In a long-anticipated development, Ireland has recently taken significant steps to prioritise patient safety with the introduction of the Patient Safety (Notifiable Incidents and Open Disclosure) Act 2023. This legislation establishes a comprehensive framework aimed at promoting transparency within healthcare organisations and improving patient outcomes. Its key provisions highlight an extensive approach to enhancing healthcare quality and ‘fostering trust’ between patients and healthcare providers, which will inevitably have implications for healthcare providers and professionals.
Mandatory Open Disclosure
First, at the core of the legislation, is the requirement for mandatory open disclosure: under the Act, healthcare providers are now obliged to disclose to patients and/or their families certain serious patient safety incidents known as a ‘notifiable incident’. They must be provided with all relevant information about the incident, its consequences, and any treatment or care provided to address those consequences. These notifiable incidents are described as those of a “very serious nature (all death related) that mostly fall into the category of preventable events.” Examples include ‘wrong surgery site’ and ‘death due to medication error’.
Requiring ‘open and honest communication’, healthcare professionals must ensure that patients are informed about notifiable incidents and have a clear understanding of what happened. Purporting to foster trust, promote accountability and help patients make educated choices about their care, the Act should ensure that patients and their families have access to comprehensive and timely information including an apology where appropriate, in relation to serious patient safety incidents.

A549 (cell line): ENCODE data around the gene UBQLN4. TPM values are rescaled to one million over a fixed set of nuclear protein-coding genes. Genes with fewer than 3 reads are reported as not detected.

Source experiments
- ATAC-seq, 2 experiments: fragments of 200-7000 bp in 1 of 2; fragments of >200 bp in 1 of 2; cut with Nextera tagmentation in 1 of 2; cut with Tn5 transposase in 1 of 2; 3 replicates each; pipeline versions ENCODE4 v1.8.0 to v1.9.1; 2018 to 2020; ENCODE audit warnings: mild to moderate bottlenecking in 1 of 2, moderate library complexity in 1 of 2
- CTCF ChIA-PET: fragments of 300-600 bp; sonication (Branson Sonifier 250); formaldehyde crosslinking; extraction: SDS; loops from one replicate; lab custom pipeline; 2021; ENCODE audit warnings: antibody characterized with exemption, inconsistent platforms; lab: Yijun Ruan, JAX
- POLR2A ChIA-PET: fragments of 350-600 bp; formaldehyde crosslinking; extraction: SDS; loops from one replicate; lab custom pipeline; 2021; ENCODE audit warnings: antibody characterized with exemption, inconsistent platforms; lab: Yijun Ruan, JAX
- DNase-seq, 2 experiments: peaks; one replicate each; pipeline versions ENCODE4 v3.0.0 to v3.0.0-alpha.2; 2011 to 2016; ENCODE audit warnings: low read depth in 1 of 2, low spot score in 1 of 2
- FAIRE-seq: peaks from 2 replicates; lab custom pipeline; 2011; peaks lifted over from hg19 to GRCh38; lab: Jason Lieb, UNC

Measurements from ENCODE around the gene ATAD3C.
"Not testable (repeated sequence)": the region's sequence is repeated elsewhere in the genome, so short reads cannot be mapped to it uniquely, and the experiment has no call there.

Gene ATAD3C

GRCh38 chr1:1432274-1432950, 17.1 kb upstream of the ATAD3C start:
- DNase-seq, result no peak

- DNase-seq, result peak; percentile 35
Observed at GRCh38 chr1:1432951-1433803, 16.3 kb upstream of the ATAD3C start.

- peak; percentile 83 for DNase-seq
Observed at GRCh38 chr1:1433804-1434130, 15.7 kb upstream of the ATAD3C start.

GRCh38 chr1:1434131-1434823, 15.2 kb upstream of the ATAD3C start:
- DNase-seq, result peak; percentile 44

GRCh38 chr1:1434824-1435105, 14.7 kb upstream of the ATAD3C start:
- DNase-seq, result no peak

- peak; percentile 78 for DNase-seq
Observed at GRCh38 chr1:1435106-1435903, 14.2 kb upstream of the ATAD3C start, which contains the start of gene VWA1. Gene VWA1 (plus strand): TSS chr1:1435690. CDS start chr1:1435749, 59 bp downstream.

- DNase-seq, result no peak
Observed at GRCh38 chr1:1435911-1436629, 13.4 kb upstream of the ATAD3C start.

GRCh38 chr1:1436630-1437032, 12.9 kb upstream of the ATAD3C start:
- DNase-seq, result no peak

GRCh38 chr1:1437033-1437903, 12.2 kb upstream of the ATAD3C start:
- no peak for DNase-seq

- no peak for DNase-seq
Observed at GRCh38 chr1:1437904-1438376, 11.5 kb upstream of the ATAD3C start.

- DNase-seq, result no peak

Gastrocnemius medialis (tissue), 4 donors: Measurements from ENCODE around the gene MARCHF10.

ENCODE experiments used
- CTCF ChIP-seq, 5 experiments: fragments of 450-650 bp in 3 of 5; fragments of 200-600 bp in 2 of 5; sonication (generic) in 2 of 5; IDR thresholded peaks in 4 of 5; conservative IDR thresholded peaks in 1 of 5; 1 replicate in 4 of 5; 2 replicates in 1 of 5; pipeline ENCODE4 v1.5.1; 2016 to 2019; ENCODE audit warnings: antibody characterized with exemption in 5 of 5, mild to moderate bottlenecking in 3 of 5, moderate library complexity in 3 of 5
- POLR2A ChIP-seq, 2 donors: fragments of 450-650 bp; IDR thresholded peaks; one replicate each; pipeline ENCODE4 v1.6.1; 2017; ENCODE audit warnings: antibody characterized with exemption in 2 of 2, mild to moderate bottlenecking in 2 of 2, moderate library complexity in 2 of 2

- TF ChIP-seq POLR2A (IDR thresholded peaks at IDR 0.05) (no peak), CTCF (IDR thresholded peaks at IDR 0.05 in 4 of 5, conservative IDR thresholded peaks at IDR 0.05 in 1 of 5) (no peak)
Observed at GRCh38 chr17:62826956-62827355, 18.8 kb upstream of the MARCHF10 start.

Furthermore, if a health service provider becomes aware of a ‘notifiable incident’ occurring, both in public and private settings, they will be obliged to notify the incident to the relevant regulatory body, such as Health Information and Quality Authority (HIQA), the Chief Inspector of Social Services or the Mental Health Commission within seven days of the incident. This is aimed at preventing harm to patients going forward, and practically, expands HIQAs oversite to include private hospitals, exhibiting a more unified approach to patient safety and monitoring compliance.
Part 5 Review
Part 5 of the Act focuses on assessing and reviewing incidents that occur during the provision of healthcare services known as “Part 5 Review”. More specifically healthcare providers are obligated to make open disclosures related to cancer screening services, providing information about the review process, the incident, its consequences, and any treatment or care provided address those consequences. It allows a patient to request a review of the results of a screening which has been carried out by CervicalCheck, BreastCheck and Bowel Screen in relation to the patient. Every patient undergoing a screening is informed of their right to make a request for Part 5 review, and if requested, the healthcare provider will hold an open disclosure meeting.
What does this mean for healthcare providers and professionals?
It is important to note for healthcare providers that the Act includes a criminal sanction for non-compliance with a fine of up to €5,000. It also applies to both public and private patients. There is however protection from liability – information provided during a notifiable incident disclosure meeting, as well as any apologies made, does not constitute an admission of fault or liability in regulatory or clinical negligence proceedings as long as procedures are followed. Notably, whilst the requirement to disclose a notifiable incident falls to the healthcare provider, such as the hospital or GP practice, its important that all healthcare professionals are familiar with the legislation. Practitioners will be expected to inform the healthcare provider when a notifiable incident has occurred and those in management roles may be responsible for ensuring the disclosure and notification of incidents.
While great care has been taken in the preparation of the content of this article, it does not purport to be a comprehensive statement of the relevant law and full professional advice should be taken before any action is taken in reliance on any item covered.